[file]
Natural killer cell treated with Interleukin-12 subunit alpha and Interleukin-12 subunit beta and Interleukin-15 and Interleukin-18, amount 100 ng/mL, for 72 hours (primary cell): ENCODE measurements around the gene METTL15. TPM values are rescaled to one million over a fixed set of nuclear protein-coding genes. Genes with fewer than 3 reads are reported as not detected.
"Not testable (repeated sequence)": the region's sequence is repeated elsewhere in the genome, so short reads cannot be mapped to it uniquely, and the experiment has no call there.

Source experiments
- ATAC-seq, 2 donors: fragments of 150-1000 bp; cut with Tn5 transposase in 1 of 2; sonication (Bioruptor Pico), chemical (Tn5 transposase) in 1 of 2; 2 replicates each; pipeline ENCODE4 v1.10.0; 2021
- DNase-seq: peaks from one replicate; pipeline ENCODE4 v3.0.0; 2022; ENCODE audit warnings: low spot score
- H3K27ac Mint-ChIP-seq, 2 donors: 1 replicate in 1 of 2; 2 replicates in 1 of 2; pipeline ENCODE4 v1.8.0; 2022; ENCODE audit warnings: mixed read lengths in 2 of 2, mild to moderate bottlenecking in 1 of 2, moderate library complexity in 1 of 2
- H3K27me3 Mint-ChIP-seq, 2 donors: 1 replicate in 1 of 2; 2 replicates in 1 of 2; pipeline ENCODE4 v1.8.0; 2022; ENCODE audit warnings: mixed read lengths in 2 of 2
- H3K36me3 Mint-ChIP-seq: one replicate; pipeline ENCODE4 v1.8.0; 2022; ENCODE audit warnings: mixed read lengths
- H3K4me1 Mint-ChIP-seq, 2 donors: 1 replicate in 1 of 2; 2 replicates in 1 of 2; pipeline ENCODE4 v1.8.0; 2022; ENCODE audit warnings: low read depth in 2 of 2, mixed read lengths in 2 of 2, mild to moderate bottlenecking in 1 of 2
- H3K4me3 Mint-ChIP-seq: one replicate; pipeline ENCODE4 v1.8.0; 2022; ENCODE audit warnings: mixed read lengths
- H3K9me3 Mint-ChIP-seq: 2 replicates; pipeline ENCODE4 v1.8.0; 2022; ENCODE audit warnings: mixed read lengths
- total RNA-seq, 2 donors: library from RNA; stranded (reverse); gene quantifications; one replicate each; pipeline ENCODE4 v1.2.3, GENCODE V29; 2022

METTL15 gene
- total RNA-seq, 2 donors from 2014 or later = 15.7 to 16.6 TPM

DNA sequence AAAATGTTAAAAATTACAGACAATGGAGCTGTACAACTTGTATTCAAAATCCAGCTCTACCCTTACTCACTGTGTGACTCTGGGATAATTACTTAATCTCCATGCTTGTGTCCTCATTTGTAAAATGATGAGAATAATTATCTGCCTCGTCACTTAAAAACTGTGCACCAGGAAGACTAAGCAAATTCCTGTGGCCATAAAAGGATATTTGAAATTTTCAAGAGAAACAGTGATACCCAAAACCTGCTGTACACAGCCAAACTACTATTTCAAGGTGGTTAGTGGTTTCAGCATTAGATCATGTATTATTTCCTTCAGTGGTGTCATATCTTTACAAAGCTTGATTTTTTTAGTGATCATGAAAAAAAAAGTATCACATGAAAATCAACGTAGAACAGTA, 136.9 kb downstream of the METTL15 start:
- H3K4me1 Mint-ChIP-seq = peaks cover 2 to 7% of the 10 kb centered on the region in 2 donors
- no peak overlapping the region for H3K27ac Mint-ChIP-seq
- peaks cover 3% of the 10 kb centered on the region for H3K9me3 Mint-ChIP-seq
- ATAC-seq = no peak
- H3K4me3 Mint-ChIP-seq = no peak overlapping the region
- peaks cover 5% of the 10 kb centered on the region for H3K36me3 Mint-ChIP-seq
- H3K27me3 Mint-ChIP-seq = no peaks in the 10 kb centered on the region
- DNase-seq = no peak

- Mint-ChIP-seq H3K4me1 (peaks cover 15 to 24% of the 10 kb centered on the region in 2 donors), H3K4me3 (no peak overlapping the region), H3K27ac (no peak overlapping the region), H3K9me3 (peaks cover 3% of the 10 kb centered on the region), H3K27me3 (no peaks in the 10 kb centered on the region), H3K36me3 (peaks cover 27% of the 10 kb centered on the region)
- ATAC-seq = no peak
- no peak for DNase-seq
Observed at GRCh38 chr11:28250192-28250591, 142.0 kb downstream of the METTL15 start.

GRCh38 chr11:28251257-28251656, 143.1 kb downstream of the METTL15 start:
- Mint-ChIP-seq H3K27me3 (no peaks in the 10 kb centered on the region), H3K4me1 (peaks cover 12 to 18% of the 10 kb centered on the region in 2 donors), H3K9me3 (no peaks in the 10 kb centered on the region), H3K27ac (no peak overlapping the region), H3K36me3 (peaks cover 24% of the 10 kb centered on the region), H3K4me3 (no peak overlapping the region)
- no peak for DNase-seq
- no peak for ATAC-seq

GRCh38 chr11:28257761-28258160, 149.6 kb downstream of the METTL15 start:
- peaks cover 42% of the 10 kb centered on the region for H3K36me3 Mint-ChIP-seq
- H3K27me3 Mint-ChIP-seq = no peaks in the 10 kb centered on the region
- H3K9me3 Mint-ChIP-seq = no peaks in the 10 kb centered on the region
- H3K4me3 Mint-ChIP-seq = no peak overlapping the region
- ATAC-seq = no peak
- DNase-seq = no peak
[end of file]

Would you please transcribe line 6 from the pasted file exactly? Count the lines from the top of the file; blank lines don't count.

- H3K27ac Mint-ChIP-seq, 2 donors: 1 replicate in 1 of 2; 2 replicates in 1 of 2; pipeline ENCODE4 v1.8.0; 2022; ENCODE audit warnings: mixed read lengths in 2 of 2, mild to moderate bottlenecking in 1 of 2, moderate library complexity in 1 of 2